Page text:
may be only 22, but she's waited a lifetime for a view of the world few young women like her ever get.
"It's peaceful, even on a cloudy day like this," she said from a vista point at Cal State East Bay, a campus built on the Hayward hills. "When I came here, I felt for the first time in my life that I was exactly where I should be."
Before college, she struggled in foster care. Before that, she suffered through an ugly, depraved cycle of family neglect and abuse. This is a Wish Book story with a hard beginning and no end, really, but it's a story Madrid willingly shares with former foster youths.
She has splashed her tiny room in the Diablo dormitory with pink and light-purple bedding. The cheerful decor masks the fact that she has little more than a borrowed laptop, giant teddy bear and photo montage of loved ones. She could have used more.
One of her earliest memories is sleeping in a broken-down car in Fresno with her addicted, prostitute mother and four brothers and sisters.
"We all had different dads," she said. "Sounds really bad. Yeah, I know." She described the day a younger brother ran into the street after a toy and was killed by a car. Her mother blamed Madrid's older sister, who by then had become their surrogate mother.
"That day, whatever we did have as a family was gone," Madrid said.
Also during those early years, a visiting relative sexually molested Madrid and her older sister. Madrid was only 5, but she mustered the courage to tell an aunt, who called the police. The kids where whisked into protective custody and then placed into foster homes.
Madrid doesn't blame her mother. In trying to understand and forgive, she's tracked the family abuse to a great-grandmother, who was raped at age 12 by a relative. Alcoholism, drug addition, beatings, incest and suicidal tendencies worked their way into generations to follow.
Amanda Madrid, right, sits with former foster parent Wendy Stegeman.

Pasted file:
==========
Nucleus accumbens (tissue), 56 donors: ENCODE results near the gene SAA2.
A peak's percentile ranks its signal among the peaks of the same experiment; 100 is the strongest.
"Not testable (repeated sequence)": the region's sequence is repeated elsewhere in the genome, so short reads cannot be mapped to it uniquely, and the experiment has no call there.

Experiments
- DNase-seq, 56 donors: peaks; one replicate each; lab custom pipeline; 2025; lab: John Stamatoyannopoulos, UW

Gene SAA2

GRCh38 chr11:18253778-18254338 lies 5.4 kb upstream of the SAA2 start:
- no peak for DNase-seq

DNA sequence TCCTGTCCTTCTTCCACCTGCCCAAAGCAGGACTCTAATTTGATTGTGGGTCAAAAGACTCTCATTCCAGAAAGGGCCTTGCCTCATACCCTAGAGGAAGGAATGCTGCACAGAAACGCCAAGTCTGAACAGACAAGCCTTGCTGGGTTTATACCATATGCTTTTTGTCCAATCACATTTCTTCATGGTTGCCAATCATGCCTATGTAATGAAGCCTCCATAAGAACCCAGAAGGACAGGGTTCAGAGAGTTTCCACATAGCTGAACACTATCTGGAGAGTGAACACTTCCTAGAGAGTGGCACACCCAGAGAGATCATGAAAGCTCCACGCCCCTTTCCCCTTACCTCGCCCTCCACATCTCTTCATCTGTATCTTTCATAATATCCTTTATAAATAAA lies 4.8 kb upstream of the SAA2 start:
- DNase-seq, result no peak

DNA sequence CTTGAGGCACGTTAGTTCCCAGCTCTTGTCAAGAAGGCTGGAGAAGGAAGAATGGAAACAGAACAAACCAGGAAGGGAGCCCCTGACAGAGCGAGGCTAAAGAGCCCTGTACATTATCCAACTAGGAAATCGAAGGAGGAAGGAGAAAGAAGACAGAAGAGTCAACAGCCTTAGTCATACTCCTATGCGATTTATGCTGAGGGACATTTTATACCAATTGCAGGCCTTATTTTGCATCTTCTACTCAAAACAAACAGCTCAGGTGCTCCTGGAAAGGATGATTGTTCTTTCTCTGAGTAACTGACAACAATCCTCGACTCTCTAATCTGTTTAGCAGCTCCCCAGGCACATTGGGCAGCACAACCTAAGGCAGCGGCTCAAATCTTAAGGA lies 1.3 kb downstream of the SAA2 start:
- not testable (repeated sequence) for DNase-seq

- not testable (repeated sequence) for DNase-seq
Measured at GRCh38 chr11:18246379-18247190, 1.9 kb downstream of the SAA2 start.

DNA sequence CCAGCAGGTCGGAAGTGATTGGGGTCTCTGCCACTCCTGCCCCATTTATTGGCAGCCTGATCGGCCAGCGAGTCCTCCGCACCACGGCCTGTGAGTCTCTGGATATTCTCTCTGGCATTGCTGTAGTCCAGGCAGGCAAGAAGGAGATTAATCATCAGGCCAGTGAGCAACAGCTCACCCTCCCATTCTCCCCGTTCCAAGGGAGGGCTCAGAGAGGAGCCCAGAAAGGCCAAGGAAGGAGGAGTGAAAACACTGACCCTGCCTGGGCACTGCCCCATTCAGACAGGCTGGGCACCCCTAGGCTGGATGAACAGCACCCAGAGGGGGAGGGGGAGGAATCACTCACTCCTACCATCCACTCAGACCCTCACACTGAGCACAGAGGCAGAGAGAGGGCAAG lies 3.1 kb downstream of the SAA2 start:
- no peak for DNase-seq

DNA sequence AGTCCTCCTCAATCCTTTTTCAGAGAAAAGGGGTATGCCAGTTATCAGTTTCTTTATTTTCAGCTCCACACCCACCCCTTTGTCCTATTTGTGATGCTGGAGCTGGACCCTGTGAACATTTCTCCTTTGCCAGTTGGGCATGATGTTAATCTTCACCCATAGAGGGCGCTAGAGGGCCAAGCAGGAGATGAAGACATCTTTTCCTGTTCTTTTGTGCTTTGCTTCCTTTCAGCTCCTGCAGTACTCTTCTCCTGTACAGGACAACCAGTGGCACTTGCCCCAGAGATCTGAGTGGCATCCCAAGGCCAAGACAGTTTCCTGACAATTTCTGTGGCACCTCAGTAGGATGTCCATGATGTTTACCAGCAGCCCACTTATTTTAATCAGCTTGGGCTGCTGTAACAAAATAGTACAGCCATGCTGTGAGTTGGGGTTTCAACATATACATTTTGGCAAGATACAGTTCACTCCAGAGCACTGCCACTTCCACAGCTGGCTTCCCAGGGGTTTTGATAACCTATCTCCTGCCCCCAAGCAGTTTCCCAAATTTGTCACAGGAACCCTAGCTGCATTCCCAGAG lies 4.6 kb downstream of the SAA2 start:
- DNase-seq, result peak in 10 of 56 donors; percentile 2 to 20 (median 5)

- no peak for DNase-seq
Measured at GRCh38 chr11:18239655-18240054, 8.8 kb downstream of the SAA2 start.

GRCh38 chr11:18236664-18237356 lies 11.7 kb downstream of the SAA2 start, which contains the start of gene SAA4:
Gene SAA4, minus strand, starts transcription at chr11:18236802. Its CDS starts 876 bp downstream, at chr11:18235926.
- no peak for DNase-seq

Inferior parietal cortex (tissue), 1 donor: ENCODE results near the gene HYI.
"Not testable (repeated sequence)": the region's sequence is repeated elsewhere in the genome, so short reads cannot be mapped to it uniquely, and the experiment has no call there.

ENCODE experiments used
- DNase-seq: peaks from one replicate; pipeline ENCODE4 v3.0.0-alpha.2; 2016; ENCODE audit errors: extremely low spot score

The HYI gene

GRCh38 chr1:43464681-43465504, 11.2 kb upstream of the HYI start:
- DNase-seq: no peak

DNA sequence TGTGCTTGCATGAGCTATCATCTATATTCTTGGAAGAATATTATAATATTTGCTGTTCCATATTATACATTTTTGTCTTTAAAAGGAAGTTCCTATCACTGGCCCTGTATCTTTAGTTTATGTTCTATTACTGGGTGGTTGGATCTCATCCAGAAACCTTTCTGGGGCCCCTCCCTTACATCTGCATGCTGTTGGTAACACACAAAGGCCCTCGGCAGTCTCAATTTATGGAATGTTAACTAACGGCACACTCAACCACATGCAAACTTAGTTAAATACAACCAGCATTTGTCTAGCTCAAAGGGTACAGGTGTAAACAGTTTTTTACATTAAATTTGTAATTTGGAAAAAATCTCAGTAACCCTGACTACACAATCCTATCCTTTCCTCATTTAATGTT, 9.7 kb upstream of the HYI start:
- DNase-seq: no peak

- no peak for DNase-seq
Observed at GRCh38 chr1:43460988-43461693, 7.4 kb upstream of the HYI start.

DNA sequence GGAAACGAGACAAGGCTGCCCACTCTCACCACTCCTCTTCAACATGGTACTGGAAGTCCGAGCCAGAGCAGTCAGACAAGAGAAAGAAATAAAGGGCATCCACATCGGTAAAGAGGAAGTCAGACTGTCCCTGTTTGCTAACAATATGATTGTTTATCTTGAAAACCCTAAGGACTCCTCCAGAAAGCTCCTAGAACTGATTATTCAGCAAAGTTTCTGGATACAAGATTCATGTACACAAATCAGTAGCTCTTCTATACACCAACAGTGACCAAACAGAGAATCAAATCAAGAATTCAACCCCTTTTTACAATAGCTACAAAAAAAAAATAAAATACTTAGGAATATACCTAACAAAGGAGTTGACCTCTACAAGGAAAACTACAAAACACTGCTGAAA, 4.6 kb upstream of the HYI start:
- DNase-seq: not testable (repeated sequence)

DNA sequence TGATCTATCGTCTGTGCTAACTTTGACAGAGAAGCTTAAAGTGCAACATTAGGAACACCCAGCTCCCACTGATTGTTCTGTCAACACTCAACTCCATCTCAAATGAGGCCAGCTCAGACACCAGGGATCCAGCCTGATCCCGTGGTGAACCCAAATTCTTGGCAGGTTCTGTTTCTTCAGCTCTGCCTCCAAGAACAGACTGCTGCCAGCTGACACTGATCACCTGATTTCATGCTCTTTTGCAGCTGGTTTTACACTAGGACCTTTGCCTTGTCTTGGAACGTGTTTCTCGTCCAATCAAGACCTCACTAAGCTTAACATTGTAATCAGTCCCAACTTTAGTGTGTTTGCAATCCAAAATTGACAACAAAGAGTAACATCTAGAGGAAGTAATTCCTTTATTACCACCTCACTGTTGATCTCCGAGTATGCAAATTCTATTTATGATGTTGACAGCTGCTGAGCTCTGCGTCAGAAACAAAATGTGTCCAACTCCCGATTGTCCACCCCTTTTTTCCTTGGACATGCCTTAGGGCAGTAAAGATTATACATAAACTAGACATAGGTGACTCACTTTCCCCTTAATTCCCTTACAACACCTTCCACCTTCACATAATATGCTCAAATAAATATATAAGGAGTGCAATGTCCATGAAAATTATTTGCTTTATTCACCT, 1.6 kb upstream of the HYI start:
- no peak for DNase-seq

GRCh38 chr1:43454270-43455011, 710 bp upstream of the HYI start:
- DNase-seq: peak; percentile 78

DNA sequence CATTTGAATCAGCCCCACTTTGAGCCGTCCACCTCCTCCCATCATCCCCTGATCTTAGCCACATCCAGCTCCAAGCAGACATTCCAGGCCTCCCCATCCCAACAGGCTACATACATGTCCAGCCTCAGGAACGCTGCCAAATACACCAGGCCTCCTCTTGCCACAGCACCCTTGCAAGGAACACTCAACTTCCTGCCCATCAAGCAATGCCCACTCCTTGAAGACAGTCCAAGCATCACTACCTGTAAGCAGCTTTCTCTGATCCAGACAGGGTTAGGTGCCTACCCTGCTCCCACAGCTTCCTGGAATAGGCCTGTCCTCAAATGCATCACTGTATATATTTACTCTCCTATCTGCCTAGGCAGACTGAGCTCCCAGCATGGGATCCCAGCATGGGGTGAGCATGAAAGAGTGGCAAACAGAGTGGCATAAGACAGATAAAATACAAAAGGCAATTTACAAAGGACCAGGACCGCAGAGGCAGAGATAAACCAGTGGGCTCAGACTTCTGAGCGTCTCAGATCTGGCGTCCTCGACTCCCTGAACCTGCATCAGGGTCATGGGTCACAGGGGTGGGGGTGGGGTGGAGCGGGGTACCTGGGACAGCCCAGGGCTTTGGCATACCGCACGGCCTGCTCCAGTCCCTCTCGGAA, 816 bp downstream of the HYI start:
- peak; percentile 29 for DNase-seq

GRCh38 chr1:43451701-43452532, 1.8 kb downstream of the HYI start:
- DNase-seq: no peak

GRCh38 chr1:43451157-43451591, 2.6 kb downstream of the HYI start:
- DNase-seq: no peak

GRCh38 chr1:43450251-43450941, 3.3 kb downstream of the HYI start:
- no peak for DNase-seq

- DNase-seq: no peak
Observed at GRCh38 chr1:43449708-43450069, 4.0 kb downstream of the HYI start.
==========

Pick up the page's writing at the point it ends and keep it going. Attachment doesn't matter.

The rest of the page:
(Dai Sugano / Mercury News)
Social workers sent Madrid and her older sister to Milpitas to live with foster parent Wendy Stegeman, who teaches special education in East San Jose. Madrid rebelled in typical ways smoking, drinking, acting stupid and cool except in one respect. She loved learning. But she would do her homework in secret and then throw it away before class.
Stegeman wasn't fooled.
"I always knew there was more in there than the ruffian she wanted to be," Stegeman said.
Stegeman discovered that Madrid had a learning disability that her teachers had not detected and got the girl expert help. By age 14, Madrid had calmed down a bit and asked, against Stegeman's advice, to rejoin her mother. Stegeman has taken in about 300 foster kids over 30 years.
"The mother wasn't ready," Stegeman said. "I knew it wasn't going to work with her mom, but she had to try it." Stegeman was right. And a school-dropout boyfriend Madrid picked up along the way didn't work out either. Just before her 18th birthday, Madrid called Stegeman, who took her back in.
On the bright side, an aunt who had become a nurse inspired Madrid to pursue the profession. Madrid enrolled at Mission College in Santa Clara and earned an associate degree with honors. At Cal State East Bay, she has been accepted into the Renaissance Scholars program, which helps former foster-care youths cover college costs. It's helped her buy textbooks and loaned her the laptop. The program is part of California Connect by 25, or CC25, an umbrella effort designed to help foster youth get through the tough early adult years.
Liza Giron-Espinoza of CC25 said Madrid is a rare foster-care success who wants to give back. Only half of foster kids graduate from high school, and only 20 percent of those enroll in colleges, according to the Institute for Higher Education Policy in Washington. Five percent or less earn degrees.
Madrid is earning good grades and hopes to enter an exclusive nursing program. She wants to work with cancer patients and the elderly. Madrid has more healing and more learning to do herself. But she's finally on track, and grateful for the support of CC25.
"I don't feel alone anymore," she said in her pinkish room. "This is where I should be."
Wish Book readers can help former foster kids like Madrid. Each $50 donation to CC25 will help provide rental subsidies, clothing for job interviews, bus passes and matching funds for savings accounts. Readers can help Madrid directly, too. She could use a new computer and help buying food. The bill for student housing is $7,600 this year, and she is trying to cover that with loans and the occasional job cleaning houses.